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Form security (XSS)

When your application contains a form that accepts text input, you need to be on the lookout for ways in which the text a visitor enters can create unexpected or even ill-intentioned results.

Consider our simple foobooks0 search feature, which accepts a search term that is processed and displayed on the page.

The majority of the time, a visitor is going to enter something you would expect - a string of text, containing a mixture of letters and the occasional symbol:

  • Harry Potter
  • Basic Fishing: A Beginner's Guide
  • Oh, The Places You'll Go!

But what happens if the visitor enters something like the following:

  • <script>alert('hi!')</script>
  • <style>body { background-color:red }</style>

Because the above two “search terms” contain client-side code, they could produce an undesirable outcome (a JavaScript alert and the page will turn red) when they're echo'd as part of the results.

In the case of foobooks0, this is not a huge concern, because the visitor who enters such a search term would only be impacting their own experiencing with using the site.

Where things start to get dangerous, though, is when we save user-entered information to a database, and then retrieve and display that information for other users.

Consider this example:

VisitorA is shown a form where they can update the description of a book.

When filling out the form, instead of entering a valid description, they enter this nefarious JavaScript code:

<script>
    alert('Attention; your password has been compromised, visit http://shady.com to secure your account.')
</script>

Upon submission, the server (hypothetically) saves this data to a database.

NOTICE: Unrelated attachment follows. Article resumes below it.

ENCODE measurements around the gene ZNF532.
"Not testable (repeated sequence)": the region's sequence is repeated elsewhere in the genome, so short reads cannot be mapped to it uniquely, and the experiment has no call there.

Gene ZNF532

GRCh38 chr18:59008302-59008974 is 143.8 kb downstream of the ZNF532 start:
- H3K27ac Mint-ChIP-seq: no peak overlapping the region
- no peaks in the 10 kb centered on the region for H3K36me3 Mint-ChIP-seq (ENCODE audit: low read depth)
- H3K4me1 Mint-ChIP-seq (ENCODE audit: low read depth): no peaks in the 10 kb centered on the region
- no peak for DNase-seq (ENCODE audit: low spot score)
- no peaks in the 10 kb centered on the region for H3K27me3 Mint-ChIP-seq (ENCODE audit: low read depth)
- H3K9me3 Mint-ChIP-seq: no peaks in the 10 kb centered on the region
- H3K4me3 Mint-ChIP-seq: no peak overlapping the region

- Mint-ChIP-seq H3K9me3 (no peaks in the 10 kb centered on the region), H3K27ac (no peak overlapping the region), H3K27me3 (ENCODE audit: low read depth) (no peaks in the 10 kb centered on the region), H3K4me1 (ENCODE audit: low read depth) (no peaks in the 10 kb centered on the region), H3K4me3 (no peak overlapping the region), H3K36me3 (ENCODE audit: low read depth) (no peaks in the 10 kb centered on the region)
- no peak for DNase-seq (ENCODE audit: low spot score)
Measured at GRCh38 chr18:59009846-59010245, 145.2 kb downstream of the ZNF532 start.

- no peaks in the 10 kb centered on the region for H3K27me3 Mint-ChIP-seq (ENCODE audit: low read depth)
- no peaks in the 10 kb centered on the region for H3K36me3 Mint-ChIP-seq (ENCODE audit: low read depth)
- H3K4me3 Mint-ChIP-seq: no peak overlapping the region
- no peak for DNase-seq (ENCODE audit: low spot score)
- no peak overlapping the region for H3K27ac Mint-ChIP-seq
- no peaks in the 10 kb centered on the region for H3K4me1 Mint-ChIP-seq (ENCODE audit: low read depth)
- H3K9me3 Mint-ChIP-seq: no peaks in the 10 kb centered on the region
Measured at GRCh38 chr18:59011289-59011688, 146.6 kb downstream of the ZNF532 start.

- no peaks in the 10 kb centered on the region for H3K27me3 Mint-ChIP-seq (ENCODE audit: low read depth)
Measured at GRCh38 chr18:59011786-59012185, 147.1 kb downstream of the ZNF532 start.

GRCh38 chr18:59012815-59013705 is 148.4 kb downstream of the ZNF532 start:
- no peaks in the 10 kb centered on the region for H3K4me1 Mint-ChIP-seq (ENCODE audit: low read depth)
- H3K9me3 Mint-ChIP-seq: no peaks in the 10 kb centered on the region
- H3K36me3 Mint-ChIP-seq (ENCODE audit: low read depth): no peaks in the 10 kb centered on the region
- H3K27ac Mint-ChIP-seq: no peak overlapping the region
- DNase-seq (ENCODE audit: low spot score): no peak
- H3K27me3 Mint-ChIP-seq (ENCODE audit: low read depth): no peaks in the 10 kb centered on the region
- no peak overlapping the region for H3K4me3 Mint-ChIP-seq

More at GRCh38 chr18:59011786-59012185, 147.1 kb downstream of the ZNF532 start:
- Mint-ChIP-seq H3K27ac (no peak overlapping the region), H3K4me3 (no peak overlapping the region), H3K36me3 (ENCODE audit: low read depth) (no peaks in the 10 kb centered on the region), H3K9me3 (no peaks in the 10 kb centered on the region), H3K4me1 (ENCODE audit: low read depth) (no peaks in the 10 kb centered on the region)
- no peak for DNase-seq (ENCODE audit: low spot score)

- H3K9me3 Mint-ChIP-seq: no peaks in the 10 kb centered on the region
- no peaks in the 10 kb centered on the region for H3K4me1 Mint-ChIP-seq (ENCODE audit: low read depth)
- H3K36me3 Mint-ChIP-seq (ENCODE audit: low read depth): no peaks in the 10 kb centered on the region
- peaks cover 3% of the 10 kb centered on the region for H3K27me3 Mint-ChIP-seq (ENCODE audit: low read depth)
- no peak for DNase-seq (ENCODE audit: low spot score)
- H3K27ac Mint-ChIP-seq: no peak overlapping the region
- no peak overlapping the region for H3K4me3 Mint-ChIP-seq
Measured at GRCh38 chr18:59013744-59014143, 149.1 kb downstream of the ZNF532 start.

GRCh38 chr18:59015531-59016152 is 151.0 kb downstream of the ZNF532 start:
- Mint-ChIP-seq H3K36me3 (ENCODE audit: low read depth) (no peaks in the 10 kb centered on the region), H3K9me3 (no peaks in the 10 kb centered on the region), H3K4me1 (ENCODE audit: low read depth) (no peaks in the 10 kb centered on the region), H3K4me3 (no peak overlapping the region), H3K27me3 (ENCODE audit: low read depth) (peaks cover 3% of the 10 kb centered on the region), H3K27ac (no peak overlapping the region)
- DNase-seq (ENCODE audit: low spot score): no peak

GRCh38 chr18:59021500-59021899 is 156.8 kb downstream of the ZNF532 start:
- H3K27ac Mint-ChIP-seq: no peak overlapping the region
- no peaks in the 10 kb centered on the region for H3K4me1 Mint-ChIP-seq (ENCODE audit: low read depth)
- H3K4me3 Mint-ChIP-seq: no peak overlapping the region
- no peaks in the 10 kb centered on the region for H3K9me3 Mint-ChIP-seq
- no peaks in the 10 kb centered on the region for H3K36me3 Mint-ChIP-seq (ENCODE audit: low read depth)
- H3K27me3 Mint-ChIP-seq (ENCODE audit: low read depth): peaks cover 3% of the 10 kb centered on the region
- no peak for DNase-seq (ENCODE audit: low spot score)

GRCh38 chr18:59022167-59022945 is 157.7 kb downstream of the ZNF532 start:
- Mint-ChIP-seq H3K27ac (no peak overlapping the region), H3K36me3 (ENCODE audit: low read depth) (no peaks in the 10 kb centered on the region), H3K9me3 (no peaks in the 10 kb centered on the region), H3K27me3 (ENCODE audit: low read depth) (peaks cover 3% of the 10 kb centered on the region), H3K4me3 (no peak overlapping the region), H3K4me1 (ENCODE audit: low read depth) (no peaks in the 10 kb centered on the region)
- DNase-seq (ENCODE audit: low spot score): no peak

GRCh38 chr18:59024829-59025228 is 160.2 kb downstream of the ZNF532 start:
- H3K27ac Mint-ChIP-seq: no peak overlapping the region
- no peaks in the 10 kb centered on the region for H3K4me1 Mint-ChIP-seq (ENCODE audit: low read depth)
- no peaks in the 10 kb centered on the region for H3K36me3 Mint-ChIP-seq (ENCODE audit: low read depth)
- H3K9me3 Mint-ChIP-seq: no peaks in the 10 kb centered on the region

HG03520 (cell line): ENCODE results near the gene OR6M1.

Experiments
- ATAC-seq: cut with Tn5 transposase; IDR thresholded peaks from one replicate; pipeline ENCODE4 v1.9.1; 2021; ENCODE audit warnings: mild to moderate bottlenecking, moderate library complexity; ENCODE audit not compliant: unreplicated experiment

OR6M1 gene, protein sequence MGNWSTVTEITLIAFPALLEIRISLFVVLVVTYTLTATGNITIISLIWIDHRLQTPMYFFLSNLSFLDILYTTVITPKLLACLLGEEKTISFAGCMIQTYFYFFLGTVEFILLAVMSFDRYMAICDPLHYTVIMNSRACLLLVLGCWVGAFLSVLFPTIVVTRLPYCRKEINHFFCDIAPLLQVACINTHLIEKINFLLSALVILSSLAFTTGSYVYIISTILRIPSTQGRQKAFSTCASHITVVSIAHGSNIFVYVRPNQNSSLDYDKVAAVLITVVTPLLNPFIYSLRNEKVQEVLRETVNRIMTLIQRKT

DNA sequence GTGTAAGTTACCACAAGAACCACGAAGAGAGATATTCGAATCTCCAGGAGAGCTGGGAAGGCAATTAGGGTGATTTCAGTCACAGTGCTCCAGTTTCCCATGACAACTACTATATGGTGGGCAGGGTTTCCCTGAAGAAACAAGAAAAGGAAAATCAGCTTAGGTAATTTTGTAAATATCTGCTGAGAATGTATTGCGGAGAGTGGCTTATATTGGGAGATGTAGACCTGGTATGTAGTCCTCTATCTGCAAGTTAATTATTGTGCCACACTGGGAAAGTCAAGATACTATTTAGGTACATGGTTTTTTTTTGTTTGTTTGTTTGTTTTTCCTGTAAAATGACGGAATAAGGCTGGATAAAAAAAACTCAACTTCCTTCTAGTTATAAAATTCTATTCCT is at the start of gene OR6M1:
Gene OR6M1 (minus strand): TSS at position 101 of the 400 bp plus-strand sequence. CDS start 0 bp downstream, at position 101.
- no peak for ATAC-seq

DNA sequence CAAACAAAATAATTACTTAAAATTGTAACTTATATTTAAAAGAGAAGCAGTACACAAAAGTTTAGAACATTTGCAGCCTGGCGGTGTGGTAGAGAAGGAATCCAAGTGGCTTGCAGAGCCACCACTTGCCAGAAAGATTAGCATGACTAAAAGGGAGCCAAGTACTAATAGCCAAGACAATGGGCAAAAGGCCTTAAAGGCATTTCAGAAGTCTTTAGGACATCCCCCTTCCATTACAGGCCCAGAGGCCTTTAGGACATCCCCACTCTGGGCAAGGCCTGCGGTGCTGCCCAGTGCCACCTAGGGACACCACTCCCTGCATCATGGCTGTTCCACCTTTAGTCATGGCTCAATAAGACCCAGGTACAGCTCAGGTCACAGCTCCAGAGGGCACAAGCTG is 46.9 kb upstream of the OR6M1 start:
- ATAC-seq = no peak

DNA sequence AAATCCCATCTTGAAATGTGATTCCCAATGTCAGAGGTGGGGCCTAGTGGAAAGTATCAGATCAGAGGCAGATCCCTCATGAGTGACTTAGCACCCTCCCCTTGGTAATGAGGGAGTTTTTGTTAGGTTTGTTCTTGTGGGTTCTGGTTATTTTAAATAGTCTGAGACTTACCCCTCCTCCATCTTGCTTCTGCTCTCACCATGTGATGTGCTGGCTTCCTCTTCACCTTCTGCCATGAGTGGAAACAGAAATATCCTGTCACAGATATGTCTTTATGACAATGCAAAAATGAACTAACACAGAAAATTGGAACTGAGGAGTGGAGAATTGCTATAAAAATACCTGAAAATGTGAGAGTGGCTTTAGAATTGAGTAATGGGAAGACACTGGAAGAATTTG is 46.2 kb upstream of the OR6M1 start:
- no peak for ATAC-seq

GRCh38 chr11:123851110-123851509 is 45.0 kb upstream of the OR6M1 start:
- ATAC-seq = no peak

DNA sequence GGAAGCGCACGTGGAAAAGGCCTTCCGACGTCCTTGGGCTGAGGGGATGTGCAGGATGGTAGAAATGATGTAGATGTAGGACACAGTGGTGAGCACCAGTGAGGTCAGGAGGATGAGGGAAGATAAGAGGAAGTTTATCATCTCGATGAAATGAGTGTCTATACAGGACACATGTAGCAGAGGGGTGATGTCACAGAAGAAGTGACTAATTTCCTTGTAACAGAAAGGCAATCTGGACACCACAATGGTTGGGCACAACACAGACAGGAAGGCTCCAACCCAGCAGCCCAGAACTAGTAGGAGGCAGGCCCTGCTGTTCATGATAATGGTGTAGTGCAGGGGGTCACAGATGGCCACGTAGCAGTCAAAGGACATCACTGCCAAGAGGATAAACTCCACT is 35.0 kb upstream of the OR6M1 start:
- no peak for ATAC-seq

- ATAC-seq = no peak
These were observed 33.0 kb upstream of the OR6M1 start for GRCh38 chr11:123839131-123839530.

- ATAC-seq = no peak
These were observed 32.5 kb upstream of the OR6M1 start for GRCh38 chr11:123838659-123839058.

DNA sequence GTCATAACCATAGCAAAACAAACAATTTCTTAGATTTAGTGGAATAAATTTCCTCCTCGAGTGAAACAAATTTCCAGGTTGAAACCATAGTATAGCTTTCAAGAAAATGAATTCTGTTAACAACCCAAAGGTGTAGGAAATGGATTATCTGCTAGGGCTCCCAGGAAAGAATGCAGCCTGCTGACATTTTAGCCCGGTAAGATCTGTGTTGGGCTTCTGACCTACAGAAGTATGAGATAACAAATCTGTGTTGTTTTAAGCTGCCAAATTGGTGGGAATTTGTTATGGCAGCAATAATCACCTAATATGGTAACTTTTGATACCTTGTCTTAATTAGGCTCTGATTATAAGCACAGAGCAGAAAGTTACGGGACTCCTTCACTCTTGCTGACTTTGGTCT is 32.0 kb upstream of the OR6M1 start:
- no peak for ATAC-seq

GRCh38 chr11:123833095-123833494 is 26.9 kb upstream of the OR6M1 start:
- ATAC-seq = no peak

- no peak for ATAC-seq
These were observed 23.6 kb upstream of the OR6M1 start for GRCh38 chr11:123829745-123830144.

Later, VisitorB views the page for that specific book, and the description is fetched from the database and displayed on the page, resulting in an ominous alert message...

Eep!

This scenario is called a Cross-site scripting (XSS) attack, and it occurs when a malicious visitor attempts to inject client-side scripts into web pages viewed by other visitors.

To avoid an attack like this, any data that originates from a visitor should always be “sanitized” before it's displayed on the page by converting HTML special characters to their equivalent HTML entities.

E.g. if the user entered this: <script> we should render it as &lt;script&gt; so that no scripts are actually executed on display.

This sanitization can be accomplished using PHP's built-in htmlentities function, e.g.:

<?= htmlentities($description, ENT_QUOTES, "UTF-8") ?>

Which would output the following harmless string:

&lt;script&gt;alert(&#039;Attention; your password has been compromised, visit http://shady.com to secure your account.&#039;)&lt;/script&gt;gt;

Alternatively, you can use a short-cut for htmlentities via the sanitize function provided in helpers.php:

<?= sanitize($description) ?>

Sanitize on display

It's common/best practice to "sanitize on display". In other words, you would not invoke sanitize or htmlentities in your logic file, but in your display file as you echo the data.

You do this because not all data that creates unexpected consequences is necessarily ill-intentioned. For all we know, <script>alert('hi!')</script> could actually be the name of a book, so when we're doing our search, we want to work with the data the user actually entered, not the "sanitized" version of what they entered.

Built-in browser protection against XSS

Some browsers will prevent XSS, regardless of whether you sanitize the data or not. For example, Safari produces the following error when the example at the top of the page is run:

The XSS Auditor refused to execute a script in 'http://foobooks0.dwa15.me/index.php' because its source code was found within the request. The auditor was enabled because the server did not send an 'X-XSS-Protection' header.

However, because our visitors will use a variety of browser types, we can't rely on this protection and must make sure we're applying our own XSS sanitization.

Summary

Any text-based form input data should be sanitized before being displayed/rendered on the page.

Looking ahead

Other form-related security issues we'll discuss this semester include:

  • SQL Injection Attacks
  • CSRF (Cross Site Request Forgery)